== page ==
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I have an installed application in /home/appuser/app/ In that directory there is a separate directory confs for the config files, which is symlinked to ../app-confs, like so:

lrwxrwxrwx  1 appuser appuser    19 Mar 25 15:22 confs -> ../app-confs/

Looks fine, works fine.

Now I'd like other users to use that application from the same directory (/home/appuser/app/), so the updates can be done in only one place, but with a different configs directory.

So I create a symlink in /home/user-a/ to /home/appuser/app/. And I create a new configs directory confs in /home/user-a/.

When list /home/user-a/, I do see

drwxr-xr-x  8 user-a  user-a   4096 Apr 29 10:57 app
drwxr-xr-x  8 user-a  user-a   4096 Apr 29 10:57 app-confs

and in /home/user-a/app, I see

...
lrwxrwxrwx  1 appuser appuser    19 Mar 25 15:22 confs -> ../app-confs/
...

But when I list /home/user-a/confs/, I see files from /home/appuser/confs/, the original confs and not the relative one.

Is there a way to have a relative symlink with a symlinked directory?

Try this:

mkdir ~/TEST
cd ~/TEST
mkdir global
cd global
mkdir app
mkdir conf
touch conf/global_conf
cd app
ln -s ../conf conf

cd ~/TEST
mkdir user
cd user
ln -s ~/TEST/global/app app
mkdir conf
touch conf/user_conf
cd app
ls -l conf/

You would expect "user_conf" file to be shown, or not?

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2 Answers 2

Q: You would expect "user_conf" file to be shown, or not?

A: Negative!

Symbolic links are like cd - when you enter into a symlinked directory, you are effectively cding into the target directory. Therefore all relative paths (i.e. symbolic links) in that (and any other) directory will be relative to the physical location of the directory where the symlink is located. In other words...

cd ~/TEST/user/app

is effectively

cd ~/TEST/global/app

because of the last line of

cd ~/TEST
mkdir user
cd user
ln -s ~/TEST/global/app app

And here's proof (the -P parameter shows you the physicalcurrent working directory - i.e. resolves symlinks, whereas pwd without any parameters normally shows you the logical current working directory):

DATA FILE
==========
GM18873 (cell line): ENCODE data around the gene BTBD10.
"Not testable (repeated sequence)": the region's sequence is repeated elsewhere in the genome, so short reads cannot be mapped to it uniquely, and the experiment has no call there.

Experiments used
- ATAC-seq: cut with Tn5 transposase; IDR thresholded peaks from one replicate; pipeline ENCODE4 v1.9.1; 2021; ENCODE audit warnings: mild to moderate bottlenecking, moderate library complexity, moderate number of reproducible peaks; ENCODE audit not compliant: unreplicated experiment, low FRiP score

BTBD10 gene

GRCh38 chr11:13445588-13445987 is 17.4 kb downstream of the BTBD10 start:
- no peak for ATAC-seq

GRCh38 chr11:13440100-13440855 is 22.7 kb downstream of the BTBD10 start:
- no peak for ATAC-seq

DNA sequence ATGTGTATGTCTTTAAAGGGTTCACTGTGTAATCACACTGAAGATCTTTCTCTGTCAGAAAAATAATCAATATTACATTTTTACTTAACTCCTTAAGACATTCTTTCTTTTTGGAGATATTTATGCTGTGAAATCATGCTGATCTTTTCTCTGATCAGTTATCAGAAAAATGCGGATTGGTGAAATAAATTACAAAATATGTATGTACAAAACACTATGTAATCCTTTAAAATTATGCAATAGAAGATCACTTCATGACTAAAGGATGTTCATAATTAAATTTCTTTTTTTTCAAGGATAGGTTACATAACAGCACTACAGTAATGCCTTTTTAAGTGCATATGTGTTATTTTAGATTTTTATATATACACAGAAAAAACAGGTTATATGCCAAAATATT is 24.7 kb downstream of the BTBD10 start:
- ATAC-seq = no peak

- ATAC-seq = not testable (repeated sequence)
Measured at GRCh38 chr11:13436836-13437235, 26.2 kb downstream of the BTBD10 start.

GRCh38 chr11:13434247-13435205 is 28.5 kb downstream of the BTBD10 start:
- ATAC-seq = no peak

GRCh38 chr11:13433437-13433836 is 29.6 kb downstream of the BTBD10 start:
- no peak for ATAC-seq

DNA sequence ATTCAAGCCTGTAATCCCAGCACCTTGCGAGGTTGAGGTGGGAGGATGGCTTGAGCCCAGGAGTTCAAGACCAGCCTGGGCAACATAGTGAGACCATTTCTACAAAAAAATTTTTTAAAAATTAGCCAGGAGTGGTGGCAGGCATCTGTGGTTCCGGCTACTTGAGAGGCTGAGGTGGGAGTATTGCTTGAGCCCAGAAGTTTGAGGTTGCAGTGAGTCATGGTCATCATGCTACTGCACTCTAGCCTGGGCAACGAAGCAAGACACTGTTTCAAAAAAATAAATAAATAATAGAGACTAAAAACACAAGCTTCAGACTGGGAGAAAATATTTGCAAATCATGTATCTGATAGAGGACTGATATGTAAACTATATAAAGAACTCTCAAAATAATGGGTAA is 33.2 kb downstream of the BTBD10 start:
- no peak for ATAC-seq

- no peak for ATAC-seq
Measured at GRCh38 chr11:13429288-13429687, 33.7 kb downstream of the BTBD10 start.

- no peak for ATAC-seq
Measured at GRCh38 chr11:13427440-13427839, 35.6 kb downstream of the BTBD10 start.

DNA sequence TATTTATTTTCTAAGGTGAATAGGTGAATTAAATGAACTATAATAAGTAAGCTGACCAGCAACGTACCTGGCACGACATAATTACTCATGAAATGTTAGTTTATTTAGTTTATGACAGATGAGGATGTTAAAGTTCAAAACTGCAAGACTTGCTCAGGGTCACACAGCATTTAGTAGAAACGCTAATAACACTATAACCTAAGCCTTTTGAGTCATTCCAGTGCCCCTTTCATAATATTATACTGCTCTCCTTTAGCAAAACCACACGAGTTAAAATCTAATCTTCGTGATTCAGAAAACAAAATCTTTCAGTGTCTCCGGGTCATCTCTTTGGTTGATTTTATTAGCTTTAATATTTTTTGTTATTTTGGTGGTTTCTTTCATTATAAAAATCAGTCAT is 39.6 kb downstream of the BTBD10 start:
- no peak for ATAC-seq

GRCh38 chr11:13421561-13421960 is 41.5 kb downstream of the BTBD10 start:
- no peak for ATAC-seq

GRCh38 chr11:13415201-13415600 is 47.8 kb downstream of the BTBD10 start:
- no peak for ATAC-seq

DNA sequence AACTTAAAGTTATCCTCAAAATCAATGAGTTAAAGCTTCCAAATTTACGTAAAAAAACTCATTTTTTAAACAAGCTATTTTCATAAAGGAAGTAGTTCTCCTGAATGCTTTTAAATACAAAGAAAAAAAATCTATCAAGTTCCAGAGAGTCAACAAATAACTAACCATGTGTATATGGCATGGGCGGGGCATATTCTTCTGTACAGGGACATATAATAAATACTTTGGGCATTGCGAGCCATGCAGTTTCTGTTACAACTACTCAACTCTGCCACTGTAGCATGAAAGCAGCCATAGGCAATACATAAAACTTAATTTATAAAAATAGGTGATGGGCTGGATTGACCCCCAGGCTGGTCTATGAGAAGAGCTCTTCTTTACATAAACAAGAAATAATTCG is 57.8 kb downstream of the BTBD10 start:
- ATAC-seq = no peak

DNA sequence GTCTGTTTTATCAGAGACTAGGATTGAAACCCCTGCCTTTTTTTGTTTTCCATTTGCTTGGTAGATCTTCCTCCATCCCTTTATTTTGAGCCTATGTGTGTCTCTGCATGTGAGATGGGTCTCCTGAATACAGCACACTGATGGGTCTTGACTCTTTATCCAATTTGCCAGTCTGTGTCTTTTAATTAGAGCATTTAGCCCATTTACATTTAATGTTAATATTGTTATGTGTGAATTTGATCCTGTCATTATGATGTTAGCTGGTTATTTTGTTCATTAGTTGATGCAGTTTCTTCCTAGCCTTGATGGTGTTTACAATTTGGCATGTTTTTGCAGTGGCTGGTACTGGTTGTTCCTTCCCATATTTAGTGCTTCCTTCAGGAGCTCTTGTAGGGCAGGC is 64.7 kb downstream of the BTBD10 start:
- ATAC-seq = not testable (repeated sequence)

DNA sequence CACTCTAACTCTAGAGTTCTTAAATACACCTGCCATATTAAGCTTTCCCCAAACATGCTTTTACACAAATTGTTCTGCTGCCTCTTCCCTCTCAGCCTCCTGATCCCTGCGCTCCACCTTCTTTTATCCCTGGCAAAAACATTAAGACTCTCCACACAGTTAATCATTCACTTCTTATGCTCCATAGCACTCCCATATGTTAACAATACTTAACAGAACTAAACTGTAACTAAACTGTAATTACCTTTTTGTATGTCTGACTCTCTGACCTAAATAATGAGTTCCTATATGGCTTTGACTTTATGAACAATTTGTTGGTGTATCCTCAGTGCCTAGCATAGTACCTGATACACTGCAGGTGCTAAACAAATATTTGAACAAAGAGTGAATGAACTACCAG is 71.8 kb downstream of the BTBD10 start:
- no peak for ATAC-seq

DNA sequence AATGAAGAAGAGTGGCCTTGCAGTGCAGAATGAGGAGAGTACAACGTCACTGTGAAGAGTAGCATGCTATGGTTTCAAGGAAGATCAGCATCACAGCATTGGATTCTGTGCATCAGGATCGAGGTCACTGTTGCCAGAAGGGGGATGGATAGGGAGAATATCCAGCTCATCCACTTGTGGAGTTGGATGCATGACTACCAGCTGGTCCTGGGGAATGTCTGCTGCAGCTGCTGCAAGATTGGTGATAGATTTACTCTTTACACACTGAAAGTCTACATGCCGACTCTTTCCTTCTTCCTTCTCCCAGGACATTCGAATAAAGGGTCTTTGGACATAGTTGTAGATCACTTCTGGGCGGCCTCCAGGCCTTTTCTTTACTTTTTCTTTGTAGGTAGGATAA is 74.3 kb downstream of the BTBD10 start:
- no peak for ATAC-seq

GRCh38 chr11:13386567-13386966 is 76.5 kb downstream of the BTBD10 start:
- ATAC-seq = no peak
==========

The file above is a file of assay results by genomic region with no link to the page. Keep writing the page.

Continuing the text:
pwd -P
/home/rouben/TEST/global/app/conf

pwd
/home/rouben/TEST/user/app/conf

Unfortunately there's no way to eat the cake and have it too! I suggest you exercise caution with symlinks, especially if you're programming... this kind of setup can have unintended consequences!

Try this simpler example:

cd ~
ln -s / root_of_everything
cd root_of_everything
pwd
/home/rouben/root_of_everything
pwd -P
/

The first pwd outputs the "fake" logical path. The second pwd, with the -P outputs the actual physical path. Any symbolic links I wish to create under "root_of_everything" will have to be relative to the physical, not logical path.

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I get it :) What could I do to get the whole thing working the way I want to. So there is 1 global app with a symlink to a config-dir which is relative to the users' dirs? –  ddofborg Apr 29 '13 at 15:24

It seems to me that something went wrong there. Listing /home/user-a/ should show a symlink app and a real directory app-confs. conf should be shown in a listing of /home/user-a/app only. So I recommend you remove everything from /home/user-a/ and show us the commands you used (if it does not work again).

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